Just for Laughs 2013 | Paul F. Tompkins interview
Blame it on the bowtie, the mustache, the distingué inclusion of a middle initial (F. for Francis, natch): Paul F. Tompkins may be the dandiest comedian in the game. We tend to imagine him most at home in a low-lit study, sitting in a tufted leather chair, puffing away at a cigar and swirling a snifter of cognac. (Make that a lowlit bar, sipping fancy cocktails with Alison Brie and others. Close, but no cigar!)
At this point in his career, it's kind of lazy to dwell on his dapperness and decorum. The media always does. (Maybe it's just 'cause we're more used to cargo shorts–wearing, five-'o-clock-shadow–sporting, dick-joke–dropping stand-ups?) A more meaningful point to make is that PFT may be the most down-to-earth, unpretentious dude in the game. I spoke with him today in advance of his Just For Laughs appearances and he was disarmingly casual despite his rat-packy uniform.
How many times have you done Just For Laughs Chicago?
This is my second year. Last year, or the year before, I did a show with Demetri Martin, called Demetri Martin and Friends, at the Chicago Theatre.
And now you're part of David Cross and His Super Duper Pals, so more friends. Old friends. Deep cuts.
[Laughs] That's right. My ol' stomping grounds. [Tompkins was a writer and performer for HBO's Mr. Show with Bob and David.] I'm also doing the Combo with me and Brendon Walsh, which is curated by Team Coco. That's the first time I've said "curated," which I don't enjoy. I don't know when we started saying the word "curated," but now everyone's saying it all the time.
It conveys a sense of importance, maybe?
Yeah, it shows that you've made some phone calls!
Is it fun to run into all your comedian friends at Just For Laughs? Are you all super competitive? Arm-wrestling tournaments?
I'm not competitive, but there are definintely guys that are.
Is it like high school where you gossip about each other?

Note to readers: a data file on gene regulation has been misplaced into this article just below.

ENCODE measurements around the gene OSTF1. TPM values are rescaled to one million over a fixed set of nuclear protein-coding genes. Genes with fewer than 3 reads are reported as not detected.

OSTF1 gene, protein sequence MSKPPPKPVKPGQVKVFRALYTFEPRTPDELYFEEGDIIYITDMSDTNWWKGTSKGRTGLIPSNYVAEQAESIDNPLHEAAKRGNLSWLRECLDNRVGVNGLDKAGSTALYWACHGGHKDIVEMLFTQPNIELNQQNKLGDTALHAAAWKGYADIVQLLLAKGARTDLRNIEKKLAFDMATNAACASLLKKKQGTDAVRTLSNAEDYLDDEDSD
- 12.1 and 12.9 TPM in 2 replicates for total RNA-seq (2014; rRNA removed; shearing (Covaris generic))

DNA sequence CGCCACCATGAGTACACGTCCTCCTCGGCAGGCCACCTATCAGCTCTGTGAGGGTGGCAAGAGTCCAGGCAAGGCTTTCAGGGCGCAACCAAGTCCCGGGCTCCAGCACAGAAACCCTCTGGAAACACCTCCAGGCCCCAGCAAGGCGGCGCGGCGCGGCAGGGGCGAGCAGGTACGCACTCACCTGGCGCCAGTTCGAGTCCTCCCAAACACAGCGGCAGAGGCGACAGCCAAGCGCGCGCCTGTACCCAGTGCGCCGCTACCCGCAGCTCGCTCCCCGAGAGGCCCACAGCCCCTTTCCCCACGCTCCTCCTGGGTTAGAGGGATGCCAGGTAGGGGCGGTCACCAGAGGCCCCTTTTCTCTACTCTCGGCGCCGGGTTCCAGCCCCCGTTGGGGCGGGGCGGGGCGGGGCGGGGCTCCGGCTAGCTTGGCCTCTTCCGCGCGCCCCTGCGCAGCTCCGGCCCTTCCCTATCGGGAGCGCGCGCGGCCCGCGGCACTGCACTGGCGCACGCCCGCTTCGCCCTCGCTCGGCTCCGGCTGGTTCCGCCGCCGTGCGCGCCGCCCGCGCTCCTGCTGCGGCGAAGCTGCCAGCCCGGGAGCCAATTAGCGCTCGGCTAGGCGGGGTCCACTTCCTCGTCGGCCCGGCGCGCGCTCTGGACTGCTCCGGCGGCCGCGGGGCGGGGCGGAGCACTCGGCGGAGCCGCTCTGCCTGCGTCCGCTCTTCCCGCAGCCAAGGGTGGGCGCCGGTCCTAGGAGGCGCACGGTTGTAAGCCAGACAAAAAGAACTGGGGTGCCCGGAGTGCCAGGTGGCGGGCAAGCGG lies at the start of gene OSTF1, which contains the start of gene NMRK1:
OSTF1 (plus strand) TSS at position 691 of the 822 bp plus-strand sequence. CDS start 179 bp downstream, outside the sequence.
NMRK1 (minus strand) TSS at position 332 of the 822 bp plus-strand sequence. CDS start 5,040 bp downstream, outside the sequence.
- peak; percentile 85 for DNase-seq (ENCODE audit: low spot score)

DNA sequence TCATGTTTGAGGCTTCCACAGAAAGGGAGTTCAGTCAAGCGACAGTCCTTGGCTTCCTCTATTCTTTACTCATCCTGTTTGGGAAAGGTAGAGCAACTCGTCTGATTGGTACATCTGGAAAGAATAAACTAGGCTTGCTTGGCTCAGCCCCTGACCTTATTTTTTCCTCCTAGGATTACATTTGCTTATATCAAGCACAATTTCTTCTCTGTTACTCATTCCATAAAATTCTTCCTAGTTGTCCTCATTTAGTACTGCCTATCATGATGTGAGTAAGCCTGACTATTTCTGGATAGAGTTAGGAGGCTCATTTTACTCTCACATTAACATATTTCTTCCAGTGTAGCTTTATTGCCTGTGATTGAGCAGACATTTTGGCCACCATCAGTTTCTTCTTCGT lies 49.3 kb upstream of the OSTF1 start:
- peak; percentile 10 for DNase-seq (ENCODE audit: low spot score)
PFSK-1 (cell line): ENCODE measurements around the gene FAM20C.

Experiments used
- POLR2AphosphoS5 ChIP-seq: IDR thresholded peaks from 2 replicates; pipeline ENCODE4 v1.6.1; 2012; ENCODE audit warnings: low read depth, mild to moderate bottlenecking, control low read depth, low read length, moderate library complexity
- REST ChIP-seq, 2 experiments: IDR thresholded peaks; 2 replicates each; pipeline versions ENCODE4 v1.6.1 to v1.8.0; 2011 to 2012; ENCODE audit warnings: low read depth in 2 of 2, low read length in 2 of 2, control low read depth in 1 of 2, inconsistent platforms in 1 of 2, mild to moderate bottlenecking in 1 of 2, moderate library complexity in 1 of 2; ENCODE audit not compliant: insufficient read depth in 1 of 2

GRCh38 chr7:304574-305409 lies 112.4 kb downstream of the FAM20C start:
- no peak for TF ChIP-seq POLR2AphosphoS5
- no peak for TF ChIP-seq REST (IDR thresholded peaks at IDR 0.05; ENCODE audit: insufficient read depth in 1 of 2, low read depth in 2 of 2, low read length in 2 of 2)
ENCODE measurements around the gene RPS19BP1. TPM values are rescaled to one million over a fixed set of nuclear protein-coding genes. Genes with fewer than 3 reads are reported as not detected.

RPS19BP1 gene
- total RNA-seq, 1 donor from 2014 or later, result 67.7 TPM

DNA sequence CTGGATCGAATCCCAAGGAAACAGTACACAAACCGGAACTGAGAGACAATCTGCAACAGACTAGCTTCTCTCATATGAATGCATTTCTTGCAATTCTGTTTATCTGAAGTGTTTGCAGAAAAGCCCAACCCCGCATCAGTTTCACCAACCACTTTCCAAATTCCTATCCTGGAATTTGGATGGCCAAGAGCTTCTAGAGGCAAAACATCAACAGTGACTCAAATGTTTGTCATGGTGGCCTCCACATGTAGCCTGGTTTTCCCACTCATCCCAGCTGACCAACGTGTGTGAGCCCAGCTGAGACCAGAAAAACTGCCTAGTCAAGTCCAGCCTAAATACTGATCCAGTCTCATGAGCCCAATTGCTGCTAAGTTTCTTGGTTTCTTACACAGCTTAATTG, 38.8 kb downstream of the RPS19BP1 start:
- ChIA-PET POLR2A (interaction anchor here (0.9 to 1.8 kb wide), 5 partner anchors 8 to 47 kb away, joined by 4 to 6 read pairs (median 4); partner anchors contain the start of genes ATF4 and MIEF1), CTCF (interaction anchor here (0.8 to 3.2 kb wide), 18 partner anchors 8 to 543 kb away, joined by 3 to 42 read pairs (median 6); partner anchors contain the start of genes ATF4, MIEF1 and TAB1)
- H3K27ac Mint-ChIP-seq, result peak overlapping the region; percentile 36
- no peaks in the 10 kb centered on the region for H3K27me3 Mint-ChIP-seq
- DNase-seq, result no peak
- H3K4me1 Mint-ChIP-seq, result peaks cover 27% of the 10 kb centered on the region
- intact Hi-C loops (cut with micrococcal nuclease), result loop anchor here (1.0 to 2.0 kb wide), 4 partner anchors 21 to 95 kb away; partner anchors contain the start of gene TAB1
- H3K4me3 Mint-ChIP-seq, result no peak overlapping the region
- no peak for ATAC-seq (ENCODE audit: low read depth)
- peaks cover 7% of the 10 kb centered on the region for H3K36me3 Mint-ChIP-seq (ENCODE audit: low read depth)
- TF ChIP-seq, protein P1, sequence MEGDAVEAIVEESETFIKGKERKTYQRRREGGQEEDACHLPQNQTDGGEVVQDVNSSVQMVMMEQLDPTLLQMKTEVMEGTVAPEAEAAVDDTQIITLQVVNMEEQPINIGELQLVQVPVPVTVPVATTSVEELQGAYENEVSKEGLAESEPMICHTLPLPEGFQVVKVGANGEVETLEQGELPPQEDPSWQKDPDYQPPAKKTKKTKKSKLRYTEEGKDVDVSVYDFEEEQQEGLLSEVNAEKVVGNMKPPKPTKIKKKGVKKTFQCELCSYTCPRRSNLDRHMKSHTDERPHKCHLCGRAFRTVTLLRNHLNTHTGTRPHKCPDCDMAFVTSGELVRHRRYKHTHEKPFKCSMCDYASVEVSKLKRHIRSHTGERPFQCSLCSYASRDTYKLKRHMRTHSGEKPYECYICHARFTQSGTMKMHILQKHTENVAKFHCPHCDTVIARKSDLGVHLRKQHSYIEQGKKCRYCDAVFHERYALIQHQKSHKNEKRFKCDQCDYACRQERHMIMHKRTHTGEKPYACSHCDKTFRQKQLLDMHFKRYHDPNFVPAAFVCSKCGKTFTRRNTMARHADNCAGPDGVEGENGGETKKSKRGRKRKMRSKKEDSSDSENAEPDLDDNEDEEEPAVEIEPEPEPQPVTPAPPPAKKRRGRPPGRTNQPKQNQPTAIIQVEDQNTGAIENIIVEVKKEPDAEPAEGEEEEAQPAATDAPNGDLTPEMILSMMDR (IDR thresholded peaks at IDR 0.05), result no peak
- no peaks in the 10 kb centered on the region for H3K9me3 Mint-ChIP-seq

Oh, absolutely. But isn't that everything? [Laughs] But it is fun. There's always a summer camp vibe to these festivals, and what's great is you do end up getting to see people that you don't get to see a lot, who live on the other side of the country from the side you live on.
You've done TV, movies, podcasts, stand-up, American Idol recaps, etc. Is there a medium you prefer most or do you like being multidisciplinary in your comedy?
I kind of like doing everything. Stand-up's always my first love, that's what I started doing, but I've gotten into improv recently in a way that I never did before. There's a group called Superego that has a very funny podcast. It's improv that they then edit down to the best parts, so it's sketch [derived] from improv. I was a fan of the podcast, and then I met those guys and started performing with them. To be doing improv with other people in a scene in front of an audience—it's a new thing for me and it's very exciting.
Has it impacted your stand-up in any way?
Not really. I think, in a way, the stand-up prepped me for the improv, because I do a lot of riffing in my stand-up. But the thing I think that made a really big difference in the way I'm able to do [improv] is doing the audience warm-up for Mr. Show years and years ago. I had to kill time while they were changing sets and people were getting into different costumes. When I first started, I quickly went through all my material, but the same people were coming back to be in the audience, show after show. So I had to make stuff up. It was a huge turning point for me. Now when I do my own shows, I'll typically do 10–15 minutes of just extemporaneous material before getting into the prepared stuff.
Is it strange to work on jokes by yourself and then, when you're improvising, have to collaborate on the storytelling?
Yes. It's kind of like podcasts, most of which are conversational in nature. One of the things that's challenging for me is doing Comedy Bang Bang, hosted by Scott Aukerman. Scott and I have known each other for a million years, but he knows that I'm a little more prudish in my tastes than a lot of comedians are. He's very mischevious and he'll try to lead me down a path, improv-wise, that he knows I would not want to go down.
Like a path called Cock and Balls Way?
Yes, exactly. But one I can't deny. The challenge for me is always how do I side step that while still respecting the direction we're going and still staying in character? I still have to honor where he has steered the conversation. I love it. It's so much fun.
Paul F. Tompkins performs tonight with David Cross and His Super Duper Pals (7:30pm at the Chicago Theatre) and with the Combo Curated by Team Coco (10pm at Stage 773, The Cabaret).